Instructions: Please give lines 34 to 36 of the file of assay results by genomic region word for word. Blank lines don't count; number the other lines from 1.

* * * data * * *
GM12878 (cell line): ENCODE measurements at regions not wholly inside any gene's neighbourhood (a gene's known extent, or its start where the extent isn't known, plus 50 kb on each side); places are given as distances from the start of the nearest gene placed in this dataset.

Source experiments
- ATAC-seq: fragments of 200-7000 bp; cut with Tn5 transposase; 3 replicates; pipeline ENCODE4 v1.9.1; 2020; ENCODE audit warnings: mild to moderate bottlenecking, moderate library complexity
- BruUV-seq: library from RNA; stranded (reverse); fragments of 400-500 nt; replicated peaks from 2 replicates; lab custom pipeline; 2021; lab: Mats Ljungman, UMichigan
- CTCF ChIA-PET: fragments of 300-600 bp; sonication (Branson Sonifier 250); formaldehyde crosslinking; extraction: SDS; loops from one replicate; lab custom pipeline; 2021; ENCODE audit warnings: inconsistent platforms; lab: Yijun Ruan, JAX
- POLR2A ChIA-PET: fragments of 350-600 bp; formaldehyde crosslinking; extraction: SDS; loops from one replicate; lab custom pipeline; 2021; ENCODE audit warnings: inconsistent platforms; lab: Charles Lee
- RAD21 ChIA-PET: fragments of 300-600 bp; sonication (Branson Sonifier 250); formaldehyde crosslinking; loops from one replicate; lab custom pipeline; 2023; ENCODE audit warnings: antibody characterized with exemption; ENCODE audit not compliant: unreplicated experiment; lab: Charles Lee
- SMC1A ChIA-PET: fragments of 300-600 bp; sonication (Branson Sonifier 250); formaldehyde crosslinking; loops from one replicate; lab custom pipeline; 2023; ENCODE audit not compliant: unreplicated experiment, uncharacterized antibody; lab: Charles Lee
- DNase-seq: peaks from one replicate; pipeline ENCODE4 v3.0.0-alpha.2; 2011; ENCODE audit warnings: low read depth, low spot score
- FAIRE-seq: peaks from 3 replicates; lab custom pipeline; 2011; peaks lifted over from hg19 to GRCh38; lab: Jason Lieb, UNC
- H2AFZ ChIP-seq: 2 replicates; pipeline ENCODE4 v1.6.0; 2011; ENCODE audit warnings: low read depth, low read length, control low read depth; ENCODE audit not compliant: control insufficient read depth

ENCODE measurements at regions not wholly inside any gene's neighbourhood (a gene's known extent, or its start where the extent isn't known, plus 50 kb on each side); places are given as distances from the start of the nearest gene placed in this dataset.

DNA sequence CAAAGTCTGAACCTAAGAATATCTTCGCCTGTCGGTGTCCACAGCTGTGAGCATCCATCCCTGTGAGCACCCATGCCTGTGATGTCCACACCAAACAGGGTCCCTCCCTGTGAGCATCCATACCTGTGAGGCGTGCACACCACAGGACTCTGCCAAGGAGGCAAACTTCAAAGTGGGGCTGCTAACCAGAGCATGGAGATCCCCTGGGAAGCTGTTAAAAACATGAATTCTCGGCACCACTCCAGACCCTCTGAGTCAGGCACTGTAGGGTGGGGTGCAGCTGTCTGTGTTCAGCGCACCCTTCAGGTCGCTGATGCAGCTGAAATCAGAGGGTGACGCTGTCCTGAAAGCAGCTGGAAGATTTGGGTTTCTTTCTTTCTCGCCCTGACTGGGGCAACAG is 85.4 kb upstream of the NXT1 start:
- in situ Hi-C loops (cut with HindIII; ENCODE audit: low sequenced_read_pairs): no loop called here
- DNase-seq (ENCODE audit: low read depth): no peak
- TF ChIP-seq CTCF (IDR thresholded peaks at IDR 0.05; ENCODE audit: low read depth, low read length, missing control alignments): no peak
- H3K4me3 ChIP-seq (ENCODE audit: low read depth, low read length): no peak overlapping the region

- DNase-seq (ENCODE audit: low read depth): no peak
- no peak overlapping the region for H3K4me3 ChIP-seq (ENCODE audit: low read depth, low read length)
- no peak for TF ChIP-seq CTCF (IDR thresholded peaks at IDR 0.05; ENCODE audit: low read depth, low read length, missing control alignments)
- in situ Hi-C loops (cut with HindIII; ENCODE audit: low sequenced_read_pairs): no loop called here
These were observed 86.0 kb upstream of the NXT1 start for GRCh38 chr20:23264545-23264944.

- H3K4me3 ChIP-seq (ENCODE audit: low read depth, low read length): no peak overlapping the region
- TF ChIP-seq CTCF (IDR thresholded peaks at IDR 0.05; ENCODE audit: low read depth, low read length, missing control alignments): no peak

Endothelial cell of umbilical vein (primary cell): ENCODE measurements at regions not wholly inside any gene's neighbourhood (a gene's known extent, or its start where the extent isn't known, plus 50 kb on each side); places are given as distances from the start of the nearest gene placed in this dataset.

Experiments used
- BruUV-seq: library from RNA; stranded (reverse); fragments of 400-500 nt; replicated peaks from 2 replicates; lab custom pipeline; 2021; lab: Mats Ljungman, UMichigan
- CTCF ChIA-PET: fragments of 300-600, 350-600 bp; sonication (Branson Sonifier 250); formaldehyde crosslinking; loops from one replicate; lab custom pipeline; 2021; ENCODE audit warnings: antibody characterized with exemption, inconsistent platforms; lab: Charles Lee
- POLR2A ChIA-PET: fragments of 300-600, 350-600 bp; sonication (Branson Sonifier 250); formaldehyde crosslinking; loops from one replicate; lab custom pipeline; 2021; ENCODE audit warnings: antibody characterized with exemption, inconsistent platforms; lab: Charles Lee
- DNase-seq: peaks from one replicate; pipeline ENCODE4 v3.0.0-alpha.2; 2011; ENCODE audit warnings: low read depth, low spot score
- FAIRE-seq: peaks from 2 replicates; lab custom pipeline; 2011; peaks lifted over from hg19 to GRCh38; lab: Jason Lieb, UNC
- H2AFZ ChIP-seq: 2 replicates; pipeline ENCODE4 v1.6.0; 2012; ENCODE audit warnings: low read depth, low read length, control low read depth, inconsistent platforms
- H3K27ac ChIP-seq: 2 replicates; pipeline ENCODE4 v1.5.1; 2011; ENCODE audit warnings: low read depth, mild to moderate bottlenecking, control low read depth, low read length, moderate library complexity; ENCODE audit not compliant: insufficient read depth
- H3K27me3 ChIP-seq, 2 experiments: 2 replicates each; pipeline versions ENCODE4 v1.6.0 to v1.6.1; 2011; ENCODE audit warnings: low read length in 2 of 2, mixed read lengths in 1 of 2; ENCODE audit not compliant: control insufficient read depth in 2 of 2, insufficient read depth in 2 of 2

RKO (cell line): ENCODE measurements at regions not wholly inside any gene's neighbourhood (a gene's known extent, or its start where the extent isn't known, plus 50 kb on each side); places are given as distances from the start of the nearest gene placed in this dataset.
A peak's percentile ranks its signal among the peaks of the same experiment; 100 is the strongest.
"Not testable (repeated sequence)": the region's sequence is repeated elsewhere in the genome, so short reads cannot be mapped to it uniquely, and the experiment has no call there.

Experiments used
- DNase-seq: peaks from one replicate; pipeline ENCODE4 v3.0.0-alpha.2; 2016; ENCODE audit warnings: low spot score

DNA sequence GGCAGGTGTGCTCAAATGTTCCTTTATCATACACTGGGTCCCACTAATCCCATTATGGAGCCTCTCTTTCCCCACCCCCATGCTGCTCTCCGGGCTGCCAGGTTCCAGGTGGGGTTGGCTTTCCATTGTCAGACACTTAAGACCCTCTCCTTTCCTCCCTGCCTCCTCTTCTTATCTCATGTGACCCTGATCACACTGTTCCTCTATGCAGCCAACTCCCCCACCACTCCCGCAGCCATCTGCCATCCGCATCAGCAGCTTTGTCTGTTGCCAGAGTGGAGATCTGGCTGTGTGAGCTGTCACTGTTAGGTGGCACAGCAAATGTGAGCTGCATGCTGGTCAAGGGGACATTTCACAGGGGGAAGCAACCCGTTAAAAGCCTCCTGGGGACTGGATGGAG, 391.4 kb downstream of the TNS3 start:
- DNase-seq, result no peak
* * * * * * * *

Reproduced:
- H3K27me3 ChIP-seq, 2 experiments: 2 replicates each; pipeline versions ENCODE4 v1.6.0 to v1.6.1; 2011; ENCODE audit warnings: low read length in 2 of 2, mixed read lengths in 1 of 2; ENCODE audit not compliant: control insufficient read depth in 2 of 2, insufficient read depth in 2 of 2

RKO (cell line): ENCODE measurements at regions not wholly inside any gene's neighbourhood (a gene's known extent, or its start where the extent isn't known, plus 50 kb on each side); places are given as distances from the start of the nearest gene placed in this dataset.
A peak's percentile ranks its signal among the peaks of the same experiment; 100 is the strongest.